Thursday, 18 December 2008

Also movies make grammar mistakes

I found this interesting article. This made me ask to myself if the language is changing for good or for bad. Soemtimes we think that the way they say it in the movies, songr or sitcoms is the best and is not all true.

Are Me and Him Ruining the Movies?
I must be getting old, because things I hear in the talkies -- oops, the movies -- are really starting to get my goat. Let's make an example out of two recent flicks: "High School Musical 3" and "Madagascar: Escape 2 [sic] Africa." An early scene in each contains the same hideous grammar error -- the use of me where I belongs. From "Madagascar": "You and me are different, son." From "High School Musical": "Me and my dad built this tree house."

It gives me the shrivels to hear this sort of dialogue. It's not English; it's Caveman (or "Cavemanglish," if you want to make a portmanteau out of it). Only two characters can get away with talking like that: Tarzan and Cookie Monster. Everyone else needs to know the difference between I and me. Actually, almost everyone else needs to know this. There are exceptions in high places, though it pains me to admit it. When Bill Clinton accepted the Democratic nomination in 1992, for example, he goofed twice, saying, "My mother was busy raising my brother and I," and "Give Al Gore and I a chance to bring America back." This is called "hypercorrection" -- he was avoiding using me to sound extra proper. It's proof, probably unnecessary, that you can be the leader of the free world even if you don't understand how to use pronouns.

What's more, you can probably also still get into the college of your dreams. I was very ready to dismiss "High School Musical 3" as wildly improbable not because of all the singing, dancing and cheek kissing, but because the main character, Troy Bolton, speaks Caveman. How could he possibly get into a school like Berkely? Then I talked to Marie Felde, director of media relations at UC-Berkeley. She set me straight. "If you used poor grammar but had something very special to bring to the student body, say you wrote an opera that was performed on a major stage, or invented a new tech tool that revolutionized communications -- that might work," she said. "High School Musical" isn't quite opera, but Zac Efron's character, Troy Bolton, did star in it, and his basketball team won the state championship, so I'm guessing this would impress the admissions committee, which looks for accomplishments like this when its members are making their decisions. So, fine. You can be president. You can go to Berkeley. Your life won't be ruined if you don't know the difference between I and me. But unless you're as cute as Cookie Monster or as loincloth-ready as Tarzan, you're going to bug people who know better. And there's no reason for that. There are just two little rules to remember when deciding between I, me and assorted other pronouns. Anyone can learn these.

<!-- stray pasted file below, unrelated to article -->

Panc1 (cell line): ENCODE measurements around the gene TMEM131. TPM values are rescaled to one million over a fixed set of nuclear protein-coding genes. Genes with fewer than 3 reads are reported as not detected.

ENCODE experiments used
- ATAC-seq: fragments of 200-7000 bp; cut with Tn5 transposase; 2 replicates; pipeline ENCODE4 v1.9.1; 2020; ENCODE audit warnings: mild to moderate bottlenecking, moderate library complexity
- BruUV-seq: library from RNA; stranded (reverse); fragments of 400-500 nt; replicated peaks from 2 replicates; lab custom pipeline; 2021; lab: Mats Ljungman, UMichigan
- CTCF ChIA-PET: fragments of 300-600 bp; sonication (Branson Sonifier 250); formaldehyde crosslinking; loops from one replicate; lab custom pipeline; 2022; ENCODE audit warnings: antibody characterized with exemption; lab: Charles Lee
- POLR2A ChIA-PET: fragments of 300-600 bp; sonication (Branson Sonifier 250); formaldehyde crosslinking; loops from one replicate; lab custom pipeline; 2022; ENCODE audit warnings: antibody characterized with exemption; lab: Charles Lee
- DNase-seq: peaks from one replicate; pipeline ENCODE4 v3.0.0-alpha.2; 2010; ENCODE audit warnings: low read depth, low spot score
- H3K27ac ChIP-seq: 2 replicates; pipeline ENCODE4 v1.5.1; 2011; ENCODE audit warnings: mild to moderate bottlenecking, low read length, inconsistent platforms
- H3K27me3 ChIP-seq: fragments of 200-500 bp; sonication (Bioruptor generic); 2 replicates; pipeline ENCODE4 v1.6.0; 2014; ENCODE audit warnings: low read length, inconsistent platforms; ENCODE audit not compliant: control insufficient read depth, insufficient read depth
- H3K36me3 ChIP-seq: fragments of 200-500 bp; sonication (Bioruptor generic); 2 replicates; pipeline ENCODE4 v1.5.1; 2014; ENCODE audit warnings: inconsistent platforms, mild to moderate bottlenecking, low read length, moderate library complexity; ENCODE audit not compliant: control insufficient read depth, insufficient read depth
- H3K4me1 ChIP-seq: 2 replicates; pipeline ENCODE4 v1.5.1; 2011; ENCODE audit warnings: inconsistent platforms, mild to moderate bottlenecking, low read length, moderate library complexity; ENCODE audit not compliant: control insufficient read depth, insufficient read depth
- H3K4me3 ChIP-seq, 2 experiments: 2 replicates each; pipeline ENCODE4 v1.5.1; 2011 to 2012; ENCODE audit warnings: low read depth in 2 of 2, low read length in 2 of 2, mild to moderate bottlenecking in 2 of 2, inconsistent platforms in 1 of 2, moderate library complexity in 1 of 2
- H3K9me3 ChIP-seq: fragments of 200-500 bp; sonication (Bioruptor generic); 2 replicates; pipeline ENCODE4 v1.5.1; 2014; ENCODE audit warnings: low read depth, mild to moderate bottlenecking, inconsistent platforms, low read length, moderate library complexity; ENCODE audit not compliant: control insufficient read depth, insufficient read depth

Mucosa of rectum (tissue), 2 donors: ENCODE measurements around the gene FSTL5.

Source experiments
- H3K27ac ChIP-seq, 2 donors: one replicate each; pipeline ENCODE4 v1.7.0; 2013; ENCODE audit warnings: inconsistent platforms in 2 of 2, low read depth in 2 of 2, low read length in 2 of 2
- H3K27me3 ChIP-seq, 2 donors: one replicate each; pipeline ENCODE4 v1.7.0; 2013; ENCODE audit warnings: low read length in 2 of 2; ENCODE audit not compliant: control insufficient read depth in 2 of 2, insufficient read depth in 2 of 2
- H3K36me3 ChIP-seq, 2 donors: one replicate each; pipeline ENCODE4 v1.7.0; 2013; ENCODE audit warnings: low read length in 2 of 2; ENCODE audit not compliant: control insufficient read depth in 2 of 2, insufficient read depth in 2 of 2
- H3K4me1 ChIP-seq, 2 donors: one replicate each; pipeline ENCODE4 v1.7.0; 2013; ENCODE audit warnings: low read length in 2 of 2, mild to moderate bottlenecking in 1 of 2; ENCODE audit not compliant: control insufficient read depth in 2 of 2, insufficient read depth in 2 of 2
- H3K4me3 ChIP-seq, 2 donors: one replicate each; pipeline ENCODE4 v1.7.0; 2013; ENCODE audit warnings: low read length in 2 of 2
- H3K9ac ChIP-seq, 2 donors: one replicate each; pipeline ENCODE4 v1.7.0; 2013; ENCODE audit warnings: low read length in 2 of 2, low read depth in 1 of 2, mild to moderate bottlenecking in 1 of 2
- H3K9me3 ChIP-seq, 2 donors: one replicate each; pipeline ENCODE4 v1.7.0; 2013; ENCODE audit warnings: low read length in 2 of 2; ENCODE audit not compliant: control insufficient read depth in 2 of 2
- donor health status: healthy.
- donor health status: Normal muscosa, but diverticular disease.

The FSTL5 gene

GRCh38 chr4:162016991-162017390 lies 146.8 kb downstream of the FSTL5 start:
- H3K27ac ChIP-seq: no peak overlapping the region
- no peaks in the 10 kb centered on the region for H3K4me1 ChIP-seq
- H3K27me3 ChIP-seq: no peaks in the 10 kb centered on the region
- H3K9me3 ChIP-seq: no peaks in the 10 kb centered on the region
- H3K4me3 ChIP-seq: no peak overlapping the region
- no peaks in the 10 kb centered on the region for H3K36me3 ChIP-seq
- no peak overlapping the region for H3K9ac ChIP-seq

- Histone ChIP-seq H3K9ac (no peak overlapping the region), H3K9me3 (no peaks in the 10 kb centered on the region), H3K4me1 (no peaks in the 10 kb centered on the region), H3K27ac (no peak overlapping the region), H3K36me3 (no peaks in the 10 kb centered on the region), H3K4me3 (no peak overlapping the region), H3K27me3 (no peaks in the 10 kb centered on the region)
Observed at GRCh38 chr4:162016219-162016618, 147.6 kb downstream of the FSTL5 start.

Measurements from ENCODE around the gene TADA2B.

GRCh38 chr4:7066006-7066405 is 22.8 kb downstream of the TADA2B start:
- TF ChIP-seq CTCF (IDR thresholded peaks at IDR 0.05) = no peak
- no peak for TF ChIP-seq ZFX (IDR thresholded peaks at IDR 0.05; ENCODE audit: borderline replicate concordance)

Rule No. 1: I is the subject
Its official name is a nominative pronoun. All this really means is that it's standing in for your subject. So, use I when the pronoun you need is working as the subject of a clause or a sentence. I built this tree house. My dad and I built this tree house. This isn't hard to remember. If you find yourself getting confused when there are two subjects, drop one out. Everything should become clear. Even Troy Bolton probably wouldn't say, "Me built this tree house." Other pronouns can stand in for your subject, too. They are you, he and she, we, and they. So, you'd say, "He and Troy built the tree house," not "Him and Troy built the tree house."
Want More Martha?

Rule No. 2: Me is the object
Its fancy name is an objective pronoun. It means it's standing in for your object.

So, use me when your pronoun works as an object in the sentence or clause. A pronoun can be the object in two ways:

It can be the object of a verb. For example: The sushi (your subject) made (your verb) me (your object) sick. The movie gave Monica and me a fright.
It can be the object of a preposition. For example: She sent the letter to (a preposition) me.
Likewise, use you, him, her, us and them to stand in for your objects. There. That's it. Can you believe people get this wrong so often? And one last thing. That old tar pit -- it is I vs. it is me -- can be crossed off your list of things to worry about. Either one is fine, though the latter is best for informal contexts. In "The Second Tree from the Corner,"E:B white wrote a funny story he'd witnessed in a newsroom. Apparently a man had to identify his wife's body at the morgue. "My God, it's her!" the man exclaimed. The editor, earnest but emotionally tone deaf, changed it to "My God, it's she!" Now that's someone I'd like to go to the movies with, or, to put it in a way that would please the editor, someone with whom I'd like to go to the movies.